FOREIGN POLICY JULY 27, 2010
This past week saw a marked escalation in the ongoing struggle for geopolitical preponderance in East Asia between the United States and China. Twenty years ago, at the close of the Cold War, U.S. forces in the region had enormous advantages over their Chinese counterparts. Using ships, aircraft and troops forward-deployed at facilities in Japan, South Korea, Thailand, and Singapore, supported by others dispatched from Hawaii and the West Coast, the United States could defend its friends, deter its enemies and move its forces freely throughout the western Pacific. American air and naval units could conduct routine deployments and reconnaissance missions right up to the edges of China’s airspace and territorial waters with little fear of harassment or interdiction. For its part, after years spent focused on the possibility of a massive Soviet ground invasion from the north and west, the People’s Liberation Army (PLA) had virtually no capacity to project military power beyond its coasts and land frontiers.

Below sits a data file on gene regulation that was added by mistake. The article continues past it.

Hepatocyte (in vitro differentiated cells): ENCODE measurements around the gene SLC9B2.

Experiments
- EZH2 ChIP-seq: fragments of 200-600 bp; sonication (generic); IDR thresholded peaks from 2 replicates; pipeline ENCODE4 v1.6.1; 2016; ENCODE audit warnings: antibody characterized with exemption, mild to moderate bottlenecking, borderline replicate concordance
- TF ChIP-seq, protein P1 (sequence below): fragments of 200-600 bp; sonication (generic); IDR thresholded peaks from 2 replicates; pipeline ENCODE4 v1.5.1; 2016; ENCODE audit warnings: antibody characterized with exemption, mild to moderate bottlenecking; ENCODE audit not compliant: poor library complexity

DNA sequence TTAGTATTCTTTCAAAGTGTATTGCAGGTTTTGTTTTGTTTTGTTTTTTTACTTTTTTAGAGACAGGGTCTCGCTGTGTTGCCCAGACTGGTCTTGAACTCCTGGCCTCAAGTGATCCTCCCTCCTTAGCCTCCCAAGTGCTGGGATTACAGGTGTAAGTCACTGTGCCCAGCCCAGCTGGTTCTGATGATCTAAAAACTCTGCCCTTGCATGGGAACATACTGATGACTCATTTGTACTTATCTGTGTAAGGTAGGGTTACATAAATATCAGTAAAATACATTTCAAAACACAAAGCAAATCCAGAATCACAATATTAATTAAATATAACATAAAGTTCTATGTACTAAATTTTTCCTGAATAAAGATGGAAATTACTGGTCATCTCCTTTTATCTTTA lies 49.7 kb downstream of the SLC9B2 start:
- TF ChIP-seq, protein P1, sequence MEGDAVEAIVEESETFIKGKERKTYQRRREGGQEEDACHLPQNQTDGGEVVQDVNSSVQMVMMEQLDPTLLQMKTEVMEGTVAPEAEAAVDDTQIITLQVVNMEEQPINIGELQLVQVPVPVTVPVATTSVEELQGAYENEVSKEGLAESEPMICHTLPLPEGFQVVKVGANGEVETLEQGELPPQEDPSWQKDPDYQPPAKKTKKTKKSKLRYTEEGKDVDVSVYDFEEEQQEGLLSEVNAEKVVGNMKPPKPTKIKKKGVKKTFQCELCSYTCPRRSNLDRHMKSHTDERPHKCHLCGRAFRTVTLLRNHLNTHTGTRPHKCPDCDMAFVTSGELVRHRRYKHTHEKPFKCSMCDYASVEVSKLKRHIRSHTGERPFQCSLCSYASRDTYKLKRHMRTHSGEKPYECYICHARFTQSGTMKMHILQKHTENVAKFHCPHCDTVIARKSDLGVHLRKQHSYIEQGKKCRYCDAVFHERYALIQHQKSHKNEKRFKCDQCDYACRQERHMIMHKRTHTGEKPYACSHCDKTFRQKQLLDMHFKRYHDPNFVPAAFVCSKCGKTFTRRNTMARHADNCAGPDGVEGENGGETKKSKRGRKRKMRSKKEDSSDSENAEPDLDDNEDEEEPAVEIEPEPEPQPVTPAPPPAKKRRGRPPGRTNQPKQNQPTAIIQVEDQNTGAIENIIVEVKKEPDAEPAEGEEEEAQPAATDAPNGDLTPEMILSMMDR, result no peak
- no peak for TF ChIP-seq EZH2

Starting in the 1990s, and at an accelerating pace after the turn of the twenty-first century, China began to acquire the kinds of forces it would need to conduct what its strategists refer to as “local wars under high-tech conditions.” Using weapons purchased from the former Soviet Union, supplemented increasingly by those of domestic design and manufacture, the PLA has been extending its reach into the waters and airspace off its eastern shores. Today China has ballistic missiles, cruise missiles, aircraft, surface-to-air missiles, naval vessels, and submarines with which it can threaten precise, non-nuclear strikes on fixed bases, aircraft, and surface ships operating across a widening swath of the Western Pacific. American planners have come to see these forces as elements in what they describe as an integrated “anti-access” or “area denial” strategy. In a future crisis, the possibility of attack might impel American commanders to pull back from China’s coasts, perhaps so far as to diminish their effectiveness in a struggle over Taiwan, or in the South China Sea, or the waters off Japan. In the worst case scenario, China’s leaders might come to believe that they could carry out a quick conventional strike that would effectively knock U.S. forces out of the Western Pacific, leaving Washington with few options beyond a resort to nuclear weapons.